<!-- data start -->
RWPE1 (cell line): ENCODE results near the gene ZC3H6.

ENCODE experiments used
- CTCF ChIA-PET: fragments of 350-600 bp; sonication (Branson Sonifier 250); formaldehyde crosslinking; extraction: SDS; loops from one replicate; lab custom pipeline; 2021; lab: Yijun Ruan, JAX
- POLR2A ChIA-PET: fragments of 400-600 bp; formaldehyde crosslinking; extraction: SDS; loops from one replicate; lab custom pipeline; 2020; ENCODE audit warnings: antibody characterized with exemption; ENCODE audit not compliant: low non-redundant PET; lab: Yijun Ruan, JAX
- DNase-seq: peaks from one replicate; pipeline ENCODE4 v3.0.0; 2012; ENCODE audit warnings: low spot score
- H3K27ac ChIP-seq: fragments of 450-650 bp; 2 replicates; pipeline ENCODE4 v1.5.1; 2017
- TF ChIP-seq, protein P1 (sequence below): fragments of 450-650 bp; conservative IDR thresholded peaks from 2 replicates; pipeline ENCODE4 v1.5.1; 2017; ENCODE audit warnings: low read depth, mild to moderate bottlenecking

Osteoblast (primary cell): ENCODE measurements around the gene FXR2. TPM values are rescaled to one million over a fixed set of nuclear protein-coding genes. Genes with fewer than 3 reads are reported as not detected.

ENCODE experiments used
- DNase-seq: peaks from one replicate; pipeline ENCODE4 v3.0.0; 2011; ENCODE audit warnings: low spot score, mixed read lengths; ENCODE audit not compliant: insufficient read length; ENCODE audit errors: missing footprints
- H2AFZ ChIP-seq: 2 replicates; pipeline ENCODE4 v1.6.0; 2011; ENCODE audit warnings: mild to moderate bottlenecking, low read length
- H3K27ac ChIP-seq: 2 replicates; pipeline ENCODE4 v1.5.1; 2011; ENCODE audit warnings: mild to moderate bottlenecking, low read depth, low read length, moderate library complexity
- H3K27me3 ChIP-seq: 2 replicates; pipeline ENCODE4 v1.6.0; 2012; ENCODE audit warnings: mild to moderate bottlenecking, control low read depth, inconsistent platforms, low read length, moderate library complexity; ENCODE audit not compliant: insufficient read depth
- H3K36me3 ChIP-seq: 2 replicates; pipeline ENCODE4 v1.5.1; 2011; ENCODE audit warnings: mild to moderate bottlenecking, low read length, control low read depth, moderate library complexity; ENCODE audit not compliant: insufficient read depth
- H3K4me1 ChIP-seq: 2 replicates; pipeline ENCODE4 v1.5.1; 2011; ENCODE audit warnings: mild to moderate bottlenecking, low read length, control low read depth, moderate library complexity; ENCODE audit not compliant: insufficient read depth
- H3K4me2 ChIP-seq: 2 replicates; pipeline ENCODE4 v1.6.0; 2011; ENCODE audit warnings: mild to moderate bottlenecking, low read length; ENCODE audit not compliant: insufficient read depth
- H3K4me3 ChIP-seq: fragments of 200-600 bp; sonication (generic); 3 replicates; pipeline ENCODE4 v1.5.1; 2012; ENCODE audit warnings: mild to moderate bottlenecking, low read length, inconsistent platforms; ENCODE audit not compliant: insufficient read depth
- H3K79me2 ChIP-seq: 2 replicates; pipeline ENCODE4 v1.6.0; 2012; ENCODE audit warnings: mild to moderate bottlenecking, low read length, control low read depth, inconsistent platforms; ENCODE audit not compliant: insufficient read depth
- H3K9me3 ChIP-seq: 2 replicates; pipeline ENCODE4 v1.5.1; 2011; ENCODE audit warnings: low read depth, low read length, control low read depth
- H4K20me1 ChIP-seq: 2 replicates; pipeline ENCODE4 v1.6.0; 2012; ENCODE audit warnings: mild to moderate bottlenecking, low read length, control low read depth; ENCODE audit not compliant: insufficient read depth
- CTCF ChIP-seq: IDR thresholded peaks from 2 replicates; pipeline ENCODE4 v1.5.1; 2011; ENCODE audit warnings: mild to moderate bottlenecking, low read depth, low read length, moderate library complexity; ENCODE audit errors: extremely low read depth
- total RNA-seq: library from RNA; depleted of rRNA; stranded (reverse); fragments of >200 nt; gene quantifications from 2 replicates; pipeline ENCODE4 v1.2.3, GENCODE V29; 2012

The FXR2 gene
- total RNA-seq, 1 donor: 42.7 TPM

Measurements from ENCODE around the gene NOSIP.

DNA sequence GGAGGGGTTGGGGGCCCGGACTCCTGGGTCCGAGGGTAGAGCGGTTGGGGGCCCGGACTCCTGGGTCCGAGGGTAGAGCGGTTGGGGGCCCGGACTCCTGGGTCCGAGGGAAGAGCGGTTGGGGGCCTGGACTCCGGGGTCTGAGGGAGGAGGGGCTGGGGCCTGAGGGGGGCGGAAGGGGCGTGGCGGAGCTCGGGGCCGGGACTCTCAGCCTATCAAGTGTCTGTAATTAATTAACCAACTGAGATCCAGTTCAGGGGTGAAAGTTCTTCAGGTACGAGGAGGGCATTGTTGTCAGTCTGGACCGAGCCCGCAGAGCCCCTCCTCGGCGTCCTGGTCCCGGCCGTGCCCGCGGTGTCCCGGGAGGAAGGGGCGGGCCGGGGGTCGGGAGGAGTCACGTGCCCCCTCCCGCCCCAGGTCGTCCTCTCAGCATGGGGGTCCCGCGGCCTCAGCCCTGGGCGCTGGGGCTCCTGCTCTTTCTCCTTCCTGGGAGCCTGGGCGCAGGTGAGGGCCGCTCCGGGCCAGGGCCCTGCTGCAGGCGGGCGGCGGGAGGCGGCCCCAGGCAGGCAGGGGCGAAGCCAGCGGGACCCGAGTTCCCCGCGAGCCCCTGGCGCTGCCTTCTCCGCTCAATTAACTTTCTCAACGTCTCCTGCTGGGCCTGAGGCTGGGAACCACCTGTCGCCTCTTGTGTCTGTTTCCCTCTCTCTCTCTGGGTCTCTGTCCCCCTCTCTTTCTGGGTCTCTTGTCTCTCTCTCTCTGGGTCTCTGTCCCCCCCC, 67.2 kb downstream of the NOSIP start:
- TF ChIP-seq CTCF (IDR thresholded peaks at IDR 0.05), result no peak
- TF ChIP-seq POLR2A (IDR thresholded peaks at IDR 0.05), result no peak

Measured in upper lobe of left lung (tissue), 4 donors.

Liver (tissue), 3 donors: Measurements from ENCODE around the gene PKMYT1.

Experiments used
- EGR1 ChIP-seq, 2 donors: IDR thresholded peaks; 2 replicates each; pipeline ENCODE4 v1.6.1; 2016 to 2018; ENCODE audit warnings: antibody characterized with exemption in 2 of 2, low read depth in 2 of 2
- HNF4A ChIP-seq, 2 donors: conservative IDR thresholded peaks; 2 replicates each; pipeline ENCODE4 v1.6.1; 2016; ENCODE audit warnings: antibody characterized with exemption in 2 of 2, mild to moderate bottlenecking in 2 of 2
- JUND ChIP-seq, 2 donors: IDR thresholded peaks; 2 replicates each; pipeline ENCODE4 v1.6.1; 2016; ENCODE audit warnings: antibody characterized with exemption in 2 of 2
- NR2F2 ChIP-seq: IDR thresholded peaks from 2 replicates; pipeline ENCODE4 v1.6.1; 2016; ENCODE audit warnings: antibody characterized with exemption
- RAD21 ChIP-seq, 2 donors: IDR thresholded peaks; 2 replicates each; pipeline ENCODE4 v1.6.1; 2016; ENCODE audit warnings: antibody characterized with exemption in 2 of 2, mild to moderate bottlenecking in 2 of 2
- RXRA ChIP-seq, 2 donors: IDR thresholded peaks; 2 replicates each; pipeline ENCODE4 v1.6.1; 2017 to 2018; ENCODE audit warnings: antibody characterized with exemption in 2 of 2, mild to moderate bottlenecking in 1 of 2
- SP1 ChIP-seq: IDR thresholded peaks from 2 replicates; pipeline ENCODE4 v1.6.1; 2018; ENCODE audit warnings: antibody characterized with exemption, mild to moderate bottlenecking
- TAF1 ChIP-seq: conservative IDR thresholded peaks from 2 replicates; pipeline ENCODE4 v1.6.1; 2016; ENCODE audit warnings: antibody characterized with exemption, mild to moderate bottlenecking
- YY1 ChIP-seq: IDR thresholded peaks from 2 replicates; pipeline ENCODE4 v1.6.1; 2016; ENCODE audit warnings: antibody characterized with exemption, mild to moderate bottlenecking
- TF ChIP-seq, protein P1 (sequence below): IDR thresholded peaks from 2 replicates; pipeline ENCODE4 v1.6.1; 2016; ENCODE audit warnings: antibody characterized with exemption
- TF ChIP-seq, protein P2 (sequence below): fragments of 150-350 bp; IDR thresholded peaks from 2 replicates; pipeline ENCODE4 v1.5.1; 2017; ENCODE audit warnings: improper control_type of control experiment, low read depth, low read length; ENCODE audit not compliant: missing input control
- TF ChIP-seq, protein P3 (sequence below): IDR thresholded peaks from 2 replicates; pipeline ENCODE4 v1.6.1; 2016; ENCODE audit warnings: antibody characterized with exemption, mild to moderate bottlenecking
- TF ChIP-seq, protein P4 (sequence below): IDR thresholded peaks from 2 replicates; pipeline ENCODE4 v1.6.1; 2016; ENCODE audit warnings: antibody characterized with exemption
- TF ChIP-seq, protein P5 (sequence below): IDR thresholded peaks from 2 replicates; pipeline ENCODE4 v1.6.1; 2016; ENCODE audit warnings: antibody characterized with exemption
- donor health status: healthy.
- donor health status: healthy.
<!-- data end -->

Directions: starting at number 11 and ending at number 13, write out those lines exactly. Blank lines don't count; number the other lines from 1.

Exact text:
- H2AFZ ChIP-seq: 2 replicates; pipeline ENCODE4 v1.6.0; 2011; ENCODE audit warnings: mild to moderate bottlenecking, low read length
- H3K27ac ChIP-seq: 2 replicates; pipeline ENCODE4 v1.5.1; 2011; ENCODE audit warnings: mild to moderate bottlenecking, low read depth, low read length, moderate library complexity
- H3K27me3 ChIP-seq: 2 replicates; pipeline ENCODE4 v1.6.0; 2012; ENCODE audit warnings: mild to moderate bottlenecking, control low read depth, inconsistent platforms, low read length, moderate library complexity; ENCODE audit not compliant: insufficient read depth